Photo Credit: Nati Shohat/Flash 90
Alan Bauer's anguish captured after March 21, 2002 Arab terrorism grievously wounded his son, Yehonathan, being attended to by emergency personnel as he lay injured on the ground.

In New York this week, a jury of twelve men and women returned a guilty verdict on all counts against the Palestinian Authority (PA) and the PLO for their roles in six terror attacks that left ten American families, including mine, devastated. That jury awarded over $218 million in damages to the thirty-three plaintiffs in our case, Sokolow v. PLO.

In Washington, one could hear a pin drop as not one official praised the proper working of the American justice system in punishing terror where it counts—in its pocketbook.

Advertisement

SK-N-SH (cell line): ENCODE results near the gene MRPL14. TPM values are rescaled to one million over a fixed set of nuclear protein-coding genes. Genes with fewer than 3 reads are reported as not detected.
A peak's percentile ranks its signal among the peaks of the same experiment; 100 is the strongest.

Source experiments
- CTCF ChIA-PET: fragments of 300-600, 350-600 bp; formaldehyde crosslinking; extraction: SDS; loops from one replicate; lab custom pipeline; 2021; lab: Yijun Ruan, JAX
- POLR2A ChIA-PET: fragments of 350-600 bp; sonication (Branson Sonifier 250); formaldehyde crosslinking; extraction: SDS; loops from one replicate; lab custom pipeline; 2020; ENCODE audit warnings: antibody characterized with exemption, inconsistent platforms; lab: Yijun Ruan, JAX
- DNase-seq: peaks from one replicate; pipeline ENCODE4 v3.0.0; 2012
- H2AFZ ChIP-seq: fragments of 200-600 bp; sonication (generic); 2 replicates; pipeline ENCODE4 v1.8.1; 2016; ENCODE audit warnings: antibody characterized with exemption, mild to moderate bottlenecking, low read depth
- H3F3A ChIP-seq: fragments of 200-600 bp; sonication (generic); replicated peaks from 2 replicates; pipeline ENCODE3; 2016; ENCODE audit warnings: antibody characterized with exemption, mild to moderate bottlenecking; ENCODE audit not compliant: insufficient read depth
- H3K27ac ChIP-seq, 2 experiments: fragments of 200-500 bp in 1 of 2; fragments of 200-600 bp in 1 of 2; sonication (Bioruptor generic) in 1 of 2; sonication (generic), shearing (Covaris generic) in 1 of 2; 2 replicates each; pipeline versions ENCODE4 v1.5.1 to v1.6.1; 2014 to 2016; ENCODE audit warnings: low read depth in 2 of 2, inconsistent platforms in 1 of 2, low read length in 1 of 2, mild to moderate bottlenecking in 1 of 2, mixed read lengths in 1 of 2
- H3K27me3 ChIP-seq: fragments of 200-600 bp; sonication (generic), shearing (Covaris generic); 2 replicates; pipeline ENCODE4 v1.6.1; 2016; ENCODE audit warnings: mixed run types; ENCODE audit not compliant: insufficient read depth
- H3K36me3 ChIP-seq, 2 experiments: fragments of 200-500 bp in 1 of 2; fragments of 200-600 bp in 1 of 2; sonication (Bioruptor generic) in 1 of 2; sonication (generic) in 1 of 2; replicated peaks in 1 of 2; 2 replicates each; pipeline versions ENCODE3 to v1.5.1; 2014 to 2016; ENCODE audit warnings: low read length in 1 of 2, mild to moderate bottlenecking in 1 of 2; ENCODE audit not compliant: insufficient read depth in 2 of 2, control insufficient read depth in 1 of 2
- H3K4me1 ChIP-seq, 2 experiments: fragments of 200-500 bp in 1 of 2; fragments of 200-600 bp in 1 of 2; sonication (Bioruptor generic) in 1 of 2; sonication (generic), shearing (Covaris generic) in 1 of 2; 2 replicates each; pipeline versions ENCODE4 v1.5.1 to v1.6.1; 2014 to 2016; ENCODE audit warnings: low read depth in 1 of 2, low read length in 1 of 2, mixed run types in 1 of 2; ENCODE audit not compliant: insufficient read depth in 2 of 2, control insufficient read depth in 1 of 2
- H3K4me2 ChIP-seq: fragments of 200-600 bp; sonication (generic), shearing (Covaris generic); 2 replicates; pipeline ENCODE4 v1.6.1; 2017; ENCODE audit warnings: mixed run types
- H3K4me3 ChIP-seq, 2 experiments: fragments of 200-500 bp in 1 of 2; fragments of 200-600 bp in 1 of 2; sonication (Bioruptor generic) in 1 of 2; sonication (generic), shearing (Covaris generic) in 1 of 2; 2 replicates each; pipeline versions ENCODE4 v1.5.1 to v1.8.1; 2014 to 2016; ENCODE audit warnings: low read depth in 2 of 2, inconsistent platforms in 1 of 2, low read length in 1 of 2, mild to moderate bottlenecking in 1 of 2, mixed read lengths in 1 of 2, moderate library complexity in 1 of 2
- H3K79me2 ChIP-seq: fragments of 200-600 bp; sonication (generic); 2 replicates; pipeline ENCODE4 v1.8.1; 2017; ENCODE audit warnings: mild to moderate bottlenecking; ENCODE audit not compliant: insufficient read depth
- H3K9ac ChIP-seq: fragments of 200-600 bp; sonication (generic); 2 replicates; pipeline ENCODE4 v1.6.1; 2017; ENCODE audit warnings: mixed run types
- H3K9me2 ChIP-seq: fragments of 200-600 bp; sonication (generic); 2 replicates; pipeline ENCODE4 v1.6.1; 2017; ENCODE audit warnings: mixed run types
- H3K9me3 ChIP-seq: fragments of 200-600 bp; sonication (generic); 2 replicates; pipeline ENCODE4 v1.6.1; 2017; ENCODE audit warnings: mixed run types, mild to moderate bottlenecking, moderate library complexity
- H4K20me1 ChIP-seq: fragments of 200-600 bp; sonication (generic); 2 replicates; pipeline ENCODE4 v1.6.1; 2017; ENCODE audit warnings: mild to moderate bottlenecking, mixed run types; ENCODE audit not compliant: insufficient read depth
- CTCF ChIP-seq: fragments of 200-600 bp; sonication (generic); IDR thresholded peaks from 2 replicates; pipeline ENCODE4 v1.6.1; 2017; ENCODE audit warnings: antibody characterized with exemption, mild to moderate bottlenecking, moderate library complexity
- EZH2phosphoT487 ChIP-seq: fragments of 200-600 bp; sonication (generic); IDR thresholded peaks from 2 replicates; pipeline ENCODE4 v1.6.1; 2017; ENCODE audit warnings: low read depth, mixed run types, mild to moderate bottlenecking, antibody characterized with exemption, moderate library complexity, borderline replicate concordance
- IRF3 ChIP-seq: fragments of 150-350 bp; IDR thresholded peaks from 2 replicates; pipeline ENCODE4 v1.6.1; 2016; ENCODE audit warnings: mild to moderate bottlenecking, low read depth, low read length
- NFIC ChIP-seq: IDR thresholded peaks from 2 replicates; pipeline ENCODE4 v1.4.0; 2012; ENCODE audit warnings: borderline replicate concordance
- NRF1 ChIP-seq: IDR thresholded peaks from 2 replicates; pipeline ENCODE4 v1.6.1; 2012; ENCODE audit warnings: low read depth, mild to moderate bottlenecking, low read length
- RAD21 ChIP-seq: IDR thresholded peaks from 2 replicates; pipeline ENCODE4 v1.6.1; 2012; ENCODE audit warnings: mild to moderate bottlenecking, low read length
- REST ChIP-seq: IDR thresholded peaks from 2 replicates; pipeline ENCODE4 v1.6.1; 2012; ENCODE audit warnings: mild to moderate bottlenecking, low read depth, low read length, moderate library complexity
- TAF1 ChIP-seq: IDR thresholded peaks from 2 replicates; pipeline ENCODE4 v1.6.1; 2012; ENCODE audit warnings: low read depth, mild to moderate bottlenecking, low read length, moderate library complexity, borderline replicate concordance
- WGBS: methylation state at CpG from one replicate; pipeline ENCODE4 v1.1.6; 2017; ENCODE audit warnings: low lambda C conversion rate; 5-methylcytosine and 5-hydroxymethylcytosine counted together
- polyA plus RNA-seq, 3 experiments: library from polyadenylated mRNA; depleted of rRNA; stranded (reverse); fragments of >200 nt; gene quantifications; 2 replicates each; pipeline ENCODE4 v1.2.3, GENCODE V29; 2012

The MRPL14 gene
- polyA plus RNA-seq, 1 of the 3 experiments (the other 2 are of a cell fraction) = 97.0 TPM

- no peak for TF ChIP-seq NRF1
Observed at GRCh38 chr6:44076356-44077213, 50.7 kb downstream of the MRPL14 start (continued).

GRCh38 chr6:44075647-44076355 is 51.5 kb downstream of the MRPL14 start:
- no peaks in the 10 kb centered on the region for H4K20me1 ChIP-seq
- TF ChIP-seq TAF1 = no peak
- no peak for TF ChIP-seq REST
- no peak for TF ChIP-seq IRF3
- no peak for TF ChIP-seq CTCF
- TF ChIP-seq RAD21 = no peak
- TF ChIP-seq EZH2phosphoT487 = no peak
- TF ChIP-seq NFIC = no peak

The law applied in Judge George B. Daniels Manhattan courtroom was the Anti-Terrorism Act, or ATA. That law was passed by Congress and signed by Bill Clinton in 1993.

As our lawyer, Kent Yalowitz of Arnold & Porter, stated in his summation before the jury: wherever an American citizen goes in the world, the ATA goes with him. The ATA was the one positive byproduct of the brutal murder of Leon Klinghoffer aboard the Achille Lauro: the U.S. found it did not have the criminal or civil tools to punish those who harmed Americans beyond U.S. borders. The ATA allows for both criminal prosecution as well as civil penalties, and was passed by large majorities in both houses.

The Palestinian Authority and the PLO lost several cases by default judgments when they simply refused to show up. Eventually, former secretary of state Condoleezza Rice told them to obtain lawyers and fight the charges against them. The Palestinians responded by employing a top-flight Washington law firm that did everything possible to keep their clients out of court, and once in court, to prevent them from losing.